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Airbag Safety

airbag safety

By admin on May 8, 2019

Car accident deaths, despite how frequently they occur, are completely preventable. The following considers statistics surrounding motor vehicle deaths in Ohio, and what your options are if you have lost a loved one in a car accident in Toledo.

From 1987 to 2015, frontal air bags saved 44,869 lives. That’s enough people to fill a major league ballpark. Although perhaps not as influential as the seatbelt, the airbag’s contribution to vehicle safety is significant – and when combined with a safety harness unparalleled in terms of saving lives and reducing injury. Airbags can make the difference between life and death for motor vehicle passengers in an accident. Airbags have proven to be a major factor contributing to increased motor vehicle passenger safety and survival in motor accidents. Airbags, when combined with seat belts, reduce fatality risk by 51 percent!

Ohio Car Accident Statistics You Should Know
The same source cited above provided by the OSHP provides more insight about the number of fatal accidents that have occurred in Ohio over the past five years, including who was involved (i.e. pedestrian vs. motorist), whether or not alcohol impairment was a factor, and whether or not safety precautions–such as the use of a helmet or seatbelt–were taken. Statistics from the most recent year for which data is available, 2016, provide the following information:

• Number of fatal crashes: 1,054
• Traffic fatalities that resulted: 1,133
• Motor vehicle fatalities: 947
• Unbelted fatalities: 431
• Non-motorist fatalities: 159
• Pedestrians killed: 140
• OVI (operating a vehicle under the influence)-related fatalities: 430
• Motorcycle fatalities: 200
• Helmeted deaths: 50
• Heavy-truck involved fatalities: 93

How do they work?
The airbags on all modern cars and trucks are housed behind panels marked SRS, which stands for Supplemental Restraint System (or Safety Restraint System). At a minimum, a vehicle will have an SRS enclosure in the steering wheel, and behind a panel on the passenger side of the front seat. Airbags are inflatable cushions built into a vehicle that protect occupants from hitting the vehicle interior or objects outside the vehicle (for example, other vehicles or trees) during a collision. The instant a crash begins, sensors start to measure impact severity. If the crash is severe enough, the sensors signal inflators to fill the bags with gas in a fraction of a second. The speed of a deploying airbag can reach up to 200 mph. Airbags are designed to offer the most protection when occupants are wearing safety belts and sitting properly in the seat. To determine the locations of airbags within a vehicle, look for the word “airbag” or “SRS” (supplemental restraint system) stamped into the plastic or stitched into the fabric in the vehicle interior.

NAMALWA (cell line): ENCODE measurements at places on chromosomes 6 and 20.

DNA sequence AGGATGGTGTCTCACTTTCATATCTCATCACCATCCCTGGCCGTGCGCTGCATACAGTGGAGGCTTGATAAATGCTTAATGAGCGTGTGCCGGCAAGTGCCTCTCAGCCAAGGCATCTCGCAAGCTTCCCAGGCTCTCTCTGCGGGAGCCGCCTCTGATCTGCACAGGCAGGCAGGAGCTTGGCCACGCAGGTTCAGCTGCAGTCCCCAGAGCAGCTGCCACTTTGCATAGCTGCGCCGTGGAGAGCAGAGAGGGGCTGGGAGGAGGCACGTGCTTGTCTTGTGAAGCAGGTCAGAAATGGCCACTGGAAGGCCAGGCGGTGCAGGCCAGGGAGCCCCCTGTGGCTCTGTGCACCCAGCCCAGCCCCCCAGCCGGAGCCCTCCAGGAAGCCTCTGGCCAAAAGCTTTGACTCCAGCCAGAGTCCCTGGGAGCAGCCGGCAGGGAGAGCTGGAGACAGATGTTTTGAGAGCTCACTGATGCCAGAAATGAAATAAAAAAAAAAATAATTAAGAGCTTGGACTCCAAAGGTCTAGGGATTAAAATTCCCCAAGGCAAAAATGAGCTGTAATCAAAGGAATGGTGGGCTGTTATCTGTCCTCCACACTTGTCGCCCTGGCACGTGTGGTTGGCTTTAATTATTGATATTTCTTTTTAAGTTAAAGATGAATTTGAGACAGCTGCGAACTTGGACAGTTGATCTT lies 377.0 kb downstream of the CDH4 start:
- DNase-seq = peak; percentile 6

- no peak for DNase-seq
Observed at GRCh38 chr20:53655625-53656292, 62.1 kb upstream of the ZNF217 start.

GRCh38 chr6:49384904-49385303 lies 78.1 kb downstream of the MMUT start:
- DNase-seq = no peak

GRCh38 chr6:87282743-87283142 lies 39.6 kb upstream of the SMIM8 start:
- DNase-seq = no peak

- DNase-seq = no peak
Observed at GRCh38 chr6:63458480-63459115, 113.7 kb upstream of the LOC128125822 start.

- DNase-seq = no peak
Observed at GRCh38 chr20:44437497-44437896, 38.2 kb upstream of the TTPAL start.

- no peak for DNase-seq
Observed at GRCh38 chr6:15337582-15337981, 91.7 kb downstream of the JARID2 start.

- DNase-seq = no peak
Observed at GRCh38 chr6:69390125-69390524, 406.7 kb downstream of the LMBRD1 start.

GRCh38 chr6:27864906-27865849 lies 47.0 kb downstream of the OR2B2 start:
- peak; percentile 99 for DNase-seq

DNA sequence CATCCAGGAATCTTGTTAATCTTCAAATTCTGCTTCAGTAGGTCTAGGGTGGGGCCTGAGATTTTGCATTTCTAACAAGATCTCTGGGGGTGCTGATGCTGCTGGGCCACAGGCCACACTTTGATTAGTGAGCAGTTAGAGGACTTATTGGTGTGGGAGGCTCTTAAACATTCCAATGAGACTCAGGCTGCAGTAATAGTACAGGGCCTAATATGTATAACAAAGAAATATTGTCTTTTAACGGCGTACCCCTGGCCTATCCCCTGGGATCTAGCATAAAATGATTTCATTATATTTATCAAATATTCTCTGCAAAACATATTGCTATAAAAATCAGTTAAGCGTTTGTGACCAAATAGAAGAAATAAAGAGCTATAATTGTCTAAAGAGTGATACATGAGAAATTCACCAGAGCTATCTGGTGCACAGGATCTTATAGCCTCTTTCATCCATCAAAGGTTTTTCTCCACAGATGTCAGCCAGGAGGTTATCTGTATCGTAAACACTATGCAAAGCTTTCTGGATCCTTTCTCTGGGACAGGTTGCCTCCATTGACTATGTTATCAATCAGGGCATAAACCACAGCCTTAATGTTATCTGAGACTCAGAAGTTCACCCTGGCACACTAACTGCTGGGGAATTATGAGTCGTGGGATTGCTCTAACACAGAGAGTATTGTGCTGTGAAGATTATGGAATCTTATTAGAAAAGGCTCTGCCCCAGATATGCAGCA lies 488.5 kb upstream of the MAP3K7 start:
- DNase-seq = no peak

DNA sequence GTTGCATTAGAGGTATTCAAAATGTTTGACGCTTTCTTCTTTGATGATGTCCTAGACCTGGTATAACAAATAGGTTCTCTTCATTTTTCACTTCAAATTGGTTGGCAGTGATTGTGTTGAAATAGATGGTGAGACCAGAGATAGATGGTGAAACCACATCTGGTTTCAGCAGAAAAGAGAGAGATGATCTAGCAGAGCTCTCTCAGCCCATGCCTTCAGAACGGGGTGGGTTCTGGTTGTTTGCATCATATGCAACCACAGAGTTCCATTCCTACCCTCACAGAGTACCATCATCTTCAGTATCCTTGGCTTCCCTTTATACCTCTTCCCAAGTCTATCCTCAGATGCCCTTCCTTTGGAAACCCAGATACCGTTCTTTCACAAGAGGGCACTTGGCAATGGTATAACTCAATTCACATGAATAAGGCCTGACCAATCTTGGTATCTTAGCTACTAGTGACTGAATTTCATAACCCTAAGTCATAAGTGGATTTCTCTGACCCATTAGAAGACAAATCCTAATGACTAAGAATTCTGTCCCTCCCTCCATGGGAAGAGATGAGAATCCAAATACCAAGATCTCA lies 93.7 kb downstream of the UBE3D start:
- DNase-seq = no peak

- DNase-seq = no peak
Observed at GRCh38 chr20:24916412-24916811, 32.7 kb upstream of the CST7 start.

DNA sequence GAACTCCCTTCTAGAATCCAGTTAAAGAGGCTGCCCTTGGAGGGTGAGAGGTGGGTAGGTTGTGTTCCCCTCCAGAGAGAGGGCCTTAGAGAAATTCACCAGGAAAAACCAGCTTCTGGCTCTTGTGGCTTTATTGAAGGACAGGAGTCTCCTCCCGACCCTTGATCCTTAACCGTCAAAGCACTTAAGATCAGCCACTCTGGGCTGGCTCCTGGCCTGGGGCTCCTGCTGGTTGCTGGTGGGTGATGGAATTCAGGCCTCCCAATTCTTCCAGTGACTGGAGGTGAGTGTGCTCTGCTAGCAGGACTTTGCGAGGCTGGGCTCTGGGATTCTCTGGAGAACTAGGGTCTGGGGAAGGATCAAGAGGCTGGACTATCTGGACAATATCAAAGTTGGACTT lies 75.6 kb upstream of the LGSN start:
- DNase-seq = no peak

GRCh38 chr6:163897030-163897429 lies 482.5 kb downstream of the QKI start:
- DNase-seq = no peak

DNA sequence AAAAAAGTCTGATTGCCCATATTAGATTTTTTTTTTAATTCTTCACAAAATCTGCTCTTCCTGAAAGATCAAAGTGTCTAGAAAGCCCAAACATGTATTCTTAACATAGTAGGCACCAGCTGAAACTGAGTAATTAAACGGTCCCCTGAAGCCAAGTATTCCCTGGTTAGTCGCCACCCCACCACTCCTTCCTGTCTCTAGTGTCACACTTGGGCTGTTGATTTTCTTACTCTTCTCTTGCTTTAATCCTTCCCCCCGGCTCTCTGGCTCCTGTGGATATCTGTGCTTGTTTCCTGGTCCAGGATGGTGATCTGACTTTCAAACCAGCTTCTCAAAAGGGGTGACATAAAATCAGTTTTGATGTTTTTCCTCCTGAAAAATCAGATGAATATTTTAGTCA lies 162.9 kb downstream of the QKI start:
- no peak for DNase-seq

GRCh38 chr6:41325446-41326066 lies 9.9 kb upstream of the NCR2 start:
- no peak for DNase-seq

1. Things to Remember
    Always wear your lap and shoulder safety belts. Airbags are designed to supplement seat belts in an accident, not replace them. According to the Pennsylvania Department of Transportation, you are almost ten times more likely to die in an accident where an airbag deploys if you are not wearing a seat belt than if you are.
  2. Sit as far away as you can from the steering wheel or passenger side dashboard. According to NHTSA, distance from the airbag is the most important risk factor in airbag safety. NHTSA recommends allowing 10 to 12 inches between your chest and the airbag enclosure.
  3. Always try to keep an adjustable steering wheel tilted down in a level or parallel position.
  4. Hold the steering wheel at the 9 and 3 o’clock or 8 and 4 o’clock positions. This prevents your wrists or arms being broken or forcibly hitting you in the face when an airbag deploys.
  5. Position your thumbs on the top or outside rim of the steering wheel, not on the inside of the wheel.
  6. NEVER place children under the age of one in the front seat of a vehicle with a passenger-side airbag.
  7. Place children 12 years old and younger in the back seat, and make sure they are properly buckled up or restrained in a child restraint device.
  8. Move the passenger side front seat back as far as possible if there is no alternative to having a child ride there in a vehicle with a passenger-side airbag.
  9. Make sure the child is properly buckled up. Take care that children are secured into an approved child passenger restraint system and that children under the age of 18 are buckled up. These are legal responsibilities of the driver.

Stay Protected: Replace Used Air Bags After a Crash
Airbags can only deploy once, so make sure you replace used airbags right away after a crash, only at an authorized repair center, and before you drive the vehicle again.

If you need quality collision repairs, call Central Collision at 419.841.2525 or stop by the shop Monday through Friday between 8 am to 5 pm, 7939 West Central Avenue, Toledo, OH 43617.